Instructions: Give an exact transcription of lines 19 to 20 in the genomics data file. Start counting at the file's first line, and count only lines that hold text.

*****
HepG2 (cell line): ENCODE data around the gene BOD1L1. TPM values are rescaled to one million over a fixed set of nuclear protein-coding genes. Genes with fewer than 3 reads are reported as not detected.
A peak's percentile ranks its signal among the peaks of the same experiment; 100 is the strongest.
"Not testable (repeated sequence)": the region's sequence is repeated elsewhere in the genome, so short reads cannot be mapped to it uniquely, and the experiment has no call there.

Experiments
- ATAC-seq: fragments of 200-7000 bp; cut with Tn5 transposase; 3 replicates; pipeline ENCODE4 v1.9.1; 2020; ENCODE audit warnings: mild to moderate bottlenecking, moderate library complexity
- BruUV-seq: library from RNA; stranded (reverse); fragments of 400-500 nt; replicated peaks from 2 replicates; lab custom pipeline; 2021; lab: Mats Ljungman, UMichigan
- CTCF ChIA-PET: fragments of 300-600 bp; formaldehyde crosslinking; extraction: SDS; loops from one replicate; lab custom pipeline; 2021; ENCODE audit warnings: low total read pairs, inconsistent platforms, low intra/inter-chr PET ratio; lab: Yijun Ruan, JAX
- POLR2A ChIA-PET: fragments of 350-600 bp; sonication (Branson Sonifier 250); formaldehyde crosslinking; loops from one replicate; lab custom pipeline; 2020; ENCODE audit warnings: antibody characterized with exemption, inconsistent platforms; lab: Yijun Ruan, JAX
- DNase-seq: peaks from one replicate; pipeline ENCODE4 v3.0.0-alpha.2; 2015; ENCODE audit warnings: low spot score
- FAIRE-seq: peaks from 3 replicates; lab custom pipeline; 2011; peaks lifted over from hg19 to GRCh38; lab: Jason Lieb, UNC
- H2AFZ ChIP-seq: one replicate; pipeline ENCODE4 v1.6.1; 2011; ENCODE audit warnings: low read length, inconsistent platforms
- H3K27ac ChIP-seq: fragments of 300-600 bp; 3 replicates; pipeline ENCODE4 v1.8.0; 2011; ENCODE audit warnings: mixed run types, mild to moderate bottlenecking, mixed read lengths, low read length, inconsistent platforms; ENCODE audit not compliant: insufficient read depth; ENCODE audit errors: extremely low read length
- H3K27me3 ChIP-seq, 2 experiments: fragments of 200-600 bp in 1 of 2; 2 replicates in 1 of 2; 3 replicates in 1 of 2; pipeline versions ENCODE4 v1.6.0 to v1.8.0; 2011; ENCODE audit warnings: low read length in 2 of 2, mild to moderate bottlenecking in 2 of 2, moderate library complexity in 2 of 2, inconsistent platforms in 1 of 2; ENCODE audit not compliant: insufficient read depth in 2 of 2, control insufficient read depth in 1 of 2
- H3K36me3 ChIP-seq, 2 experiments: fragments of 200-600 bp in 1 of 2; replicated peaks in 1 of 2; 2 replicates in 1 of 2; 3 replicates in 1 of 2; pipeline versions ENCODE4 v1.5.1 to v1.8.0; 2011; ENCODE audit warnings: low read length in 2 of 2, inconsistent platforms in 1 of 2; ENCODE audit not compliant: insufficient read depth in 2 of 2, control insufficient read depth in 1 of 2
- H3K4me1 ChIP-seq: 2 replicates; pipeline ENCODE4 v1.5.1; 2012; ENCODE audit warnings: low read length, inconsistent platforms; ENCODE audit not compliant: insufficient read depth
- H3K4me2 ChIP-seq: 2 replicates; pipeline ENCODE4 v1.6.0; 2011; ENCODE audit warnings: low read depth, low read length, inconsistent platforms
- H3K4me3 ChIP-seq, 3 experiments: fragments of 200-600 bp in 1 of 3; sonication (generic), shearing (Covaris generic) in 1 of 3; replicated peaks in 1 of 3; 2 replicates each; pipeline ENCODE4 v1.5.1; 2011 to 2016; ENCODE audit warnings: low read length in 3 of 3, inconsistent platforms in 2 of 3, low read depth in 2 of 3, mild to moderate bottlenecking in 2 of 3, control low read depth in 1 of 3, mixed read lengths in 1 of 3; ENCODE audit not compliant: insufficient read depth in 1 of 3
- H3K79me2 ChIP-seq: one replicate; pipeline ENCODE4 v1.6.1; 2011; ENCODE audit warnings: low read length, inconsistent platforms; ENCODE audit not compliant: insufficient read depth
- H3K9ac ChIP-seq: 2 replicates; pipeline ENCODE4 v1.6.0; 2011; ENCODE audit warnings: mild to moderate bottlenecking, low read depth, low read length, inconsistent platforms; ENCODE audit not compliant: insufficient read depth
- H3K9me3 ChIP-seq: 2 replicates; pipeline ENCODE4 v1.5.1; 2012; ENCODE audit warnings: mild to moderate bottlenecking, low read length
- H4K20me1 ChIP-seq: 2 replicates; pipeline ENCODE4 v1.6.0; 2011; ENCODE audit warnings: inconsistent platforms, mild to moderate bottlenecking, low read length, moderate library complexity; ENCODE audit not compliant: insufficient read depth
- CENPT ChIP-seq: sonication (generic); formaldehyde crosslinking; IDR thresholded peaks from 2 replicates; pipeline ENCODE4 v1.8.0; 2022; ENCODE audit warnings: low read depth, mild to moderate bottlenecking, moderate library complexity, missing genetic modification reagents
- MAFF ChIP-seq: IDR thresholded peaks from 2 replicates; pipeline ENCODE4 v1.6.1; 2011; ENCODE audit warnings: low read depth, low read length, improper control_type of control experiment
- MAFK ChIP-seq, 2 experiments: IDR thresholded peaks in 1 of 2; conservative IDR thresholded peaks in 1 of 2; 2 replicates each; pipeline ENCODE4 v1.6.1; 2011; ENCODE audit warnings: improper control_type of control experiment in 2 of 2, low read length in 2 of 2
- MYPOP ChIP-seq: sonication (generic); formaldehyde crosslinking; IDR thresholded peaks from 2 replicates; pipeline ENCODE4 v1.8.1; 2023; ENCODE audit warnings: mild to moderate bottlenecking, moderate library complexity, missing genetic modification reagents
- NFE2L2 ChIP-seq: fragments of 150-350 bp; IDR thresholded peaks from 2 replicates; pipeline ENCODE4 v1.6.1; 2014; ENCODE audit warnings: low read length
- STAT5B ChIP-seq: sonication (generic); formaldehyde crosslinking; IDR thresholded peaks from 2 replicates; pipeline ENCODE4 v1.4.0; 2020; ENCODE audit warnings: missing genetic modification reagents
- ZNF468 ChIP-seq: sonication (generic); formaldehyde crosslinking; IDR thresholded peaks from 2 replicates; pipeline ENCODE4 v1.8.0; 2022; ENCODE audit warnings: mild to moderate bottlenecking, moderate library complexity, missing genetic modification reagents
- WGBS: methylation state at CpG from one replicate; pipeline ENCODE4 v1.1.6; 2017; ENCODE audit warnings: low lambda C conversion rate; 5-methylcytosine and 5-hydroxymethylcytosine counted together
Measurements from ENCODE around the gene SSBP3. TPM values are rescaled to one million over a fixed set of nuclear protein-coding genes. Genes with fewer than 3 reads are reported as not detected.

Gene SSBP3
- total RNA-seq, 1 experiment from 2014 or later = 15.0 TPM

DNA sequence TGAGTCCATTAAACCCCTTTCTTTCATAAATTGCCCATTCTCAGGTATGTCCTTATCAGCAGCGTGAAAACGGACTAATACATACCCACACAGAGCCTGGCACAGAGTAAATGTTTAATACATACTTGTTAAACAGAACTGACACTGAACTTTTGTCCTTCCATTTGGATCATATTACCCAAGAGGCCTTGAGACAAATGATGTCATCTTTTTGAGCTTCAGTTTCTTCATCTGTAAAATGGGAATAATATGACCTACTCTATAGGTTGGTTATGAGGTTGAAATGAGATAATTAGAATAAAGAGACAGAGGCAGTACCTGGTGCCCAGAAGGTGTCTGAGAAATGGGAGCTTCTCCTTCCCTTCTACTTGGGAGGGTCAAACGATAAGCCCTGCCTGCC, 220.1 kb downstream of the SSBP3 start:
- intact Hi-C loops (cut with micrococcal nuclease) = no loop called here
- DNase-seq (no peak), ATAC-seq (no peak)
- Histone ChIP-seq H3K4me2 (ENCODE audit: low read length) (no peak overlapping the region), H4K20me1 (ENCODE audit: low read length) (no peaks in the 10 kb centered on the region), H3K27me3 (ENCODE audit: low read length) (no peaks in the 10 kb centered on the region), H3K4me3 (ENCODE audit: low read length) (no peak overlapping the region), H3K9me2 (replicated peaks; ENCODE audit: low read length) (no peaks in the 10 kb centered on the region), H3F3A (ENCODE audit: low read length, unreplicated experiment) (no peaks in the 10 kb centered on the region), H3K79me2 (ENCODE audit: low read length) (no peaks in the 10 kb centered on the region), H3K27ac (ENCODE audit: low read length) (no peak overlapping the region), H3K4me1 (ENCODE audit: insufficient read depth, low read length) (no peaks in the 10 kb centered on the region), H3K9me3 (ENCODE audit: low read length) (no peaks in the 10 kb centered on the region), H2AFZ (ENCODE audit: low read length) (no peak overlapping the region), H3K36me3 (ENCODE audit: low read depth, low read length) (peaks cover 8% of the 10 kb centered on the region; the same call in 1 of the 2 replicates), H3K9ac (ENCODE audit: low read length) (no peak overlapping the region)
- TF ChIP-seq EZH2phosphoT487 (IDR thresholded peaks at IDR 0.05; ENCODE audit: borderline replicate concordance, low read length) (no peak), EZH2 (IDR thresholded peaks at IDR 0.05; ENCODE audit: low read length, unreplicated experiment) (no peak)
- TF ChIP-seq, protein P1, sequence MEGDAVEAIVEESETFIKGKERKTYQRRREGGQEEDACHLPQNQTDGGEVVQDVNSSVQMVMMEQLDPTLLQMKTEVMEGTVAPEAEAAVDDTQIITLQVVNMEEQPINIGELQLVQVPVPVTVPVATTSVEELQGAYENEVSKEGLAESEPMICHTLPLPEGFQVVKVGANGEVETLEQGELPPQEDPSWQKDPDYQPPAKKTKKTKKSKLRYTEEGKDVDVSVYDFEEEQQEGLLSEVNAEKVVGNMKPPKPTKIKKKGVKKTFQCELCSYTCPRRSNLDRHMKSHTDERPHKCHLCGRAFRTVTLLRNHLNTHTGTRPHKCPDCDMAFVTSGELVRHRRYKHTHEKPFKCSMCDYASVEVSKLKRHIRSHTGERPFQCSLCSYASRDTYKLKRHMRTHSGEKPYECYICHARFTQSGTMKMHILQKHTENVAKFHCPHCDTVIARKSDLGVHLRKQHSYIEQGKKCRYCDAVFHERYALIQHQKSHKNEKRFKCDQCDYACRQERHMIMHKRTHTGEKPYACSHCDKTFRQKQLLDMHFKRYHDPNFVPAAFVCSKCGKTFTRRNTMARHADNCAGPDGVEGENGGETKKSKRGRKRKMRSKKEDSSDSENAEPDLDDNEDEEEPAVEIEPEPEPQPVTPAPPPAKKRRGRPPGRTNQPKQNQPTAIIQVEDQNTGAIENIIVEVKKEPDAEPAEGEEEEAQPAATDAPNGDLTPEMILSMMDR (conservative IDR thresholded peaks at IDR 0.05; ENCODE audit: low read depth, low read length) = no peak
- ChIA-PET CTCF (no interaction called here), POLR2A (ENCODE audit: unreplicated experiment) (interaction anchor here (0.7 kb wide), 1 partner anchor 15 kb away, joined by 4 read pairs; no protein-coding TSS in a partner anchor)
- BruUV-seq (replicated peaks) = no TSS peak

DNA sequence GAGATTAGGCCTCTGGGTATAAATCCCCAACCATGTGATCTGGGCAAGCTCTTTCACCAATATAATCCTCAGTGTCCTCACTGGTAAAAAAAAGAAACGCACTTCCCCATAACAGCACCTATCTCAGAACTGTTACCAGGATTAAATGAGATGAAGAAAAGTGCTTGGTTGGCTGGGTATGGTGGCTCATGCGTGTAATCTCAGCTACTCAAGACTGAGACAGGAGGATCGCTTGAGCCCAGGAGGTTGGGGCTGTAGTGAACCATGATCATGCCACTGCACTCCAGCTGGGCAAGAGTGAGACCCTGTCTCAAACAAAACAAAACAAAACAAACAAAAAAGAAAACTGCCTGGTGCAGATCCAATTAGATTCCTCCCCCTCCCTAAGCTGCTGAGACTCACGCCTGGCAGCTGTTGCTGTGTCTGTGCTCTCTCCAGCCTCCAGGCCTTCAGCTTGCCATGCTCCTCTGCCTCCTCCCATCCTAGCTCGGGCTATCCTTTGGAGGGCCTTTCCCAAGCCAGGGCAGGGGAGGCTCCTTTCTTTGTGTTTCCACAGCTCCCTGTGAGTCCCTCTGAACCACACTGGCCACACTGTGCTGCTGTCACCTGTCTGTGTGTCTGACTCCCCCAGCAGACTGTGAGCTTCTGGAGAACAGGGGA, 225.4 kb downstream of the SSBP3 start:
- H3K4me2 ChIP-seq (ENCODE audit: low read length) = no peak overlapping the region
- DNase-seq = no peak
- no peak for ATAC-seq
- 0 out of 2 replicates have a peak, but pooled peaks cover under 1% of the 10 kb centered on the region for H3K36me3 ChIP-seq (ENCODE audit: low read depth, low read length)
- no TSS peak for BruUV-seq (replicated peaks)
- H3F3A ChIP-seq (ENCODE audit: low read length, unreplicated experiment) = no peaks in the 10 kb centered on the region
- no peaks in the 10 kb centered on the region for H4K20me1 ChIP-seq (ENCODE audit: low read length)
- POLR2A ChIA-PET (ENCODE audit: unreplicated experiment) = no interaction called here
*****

- H3K9ac ChIP-seq: 2 replicates; pipeline ENCODE4 v1.6.0; 2011; ENCODE audit warnings: mild to moderate bottlenecking, low read depth, low read length, inconsistent platforms; ENCODE audit not compliant: insufficient read depth
- H3K9me3 ChIP-seq: 2 replicates; pipeline ENCODE4 v1.5.1; 2012; ENCODE audit warnings: mild to moderate bottlenecking, low read length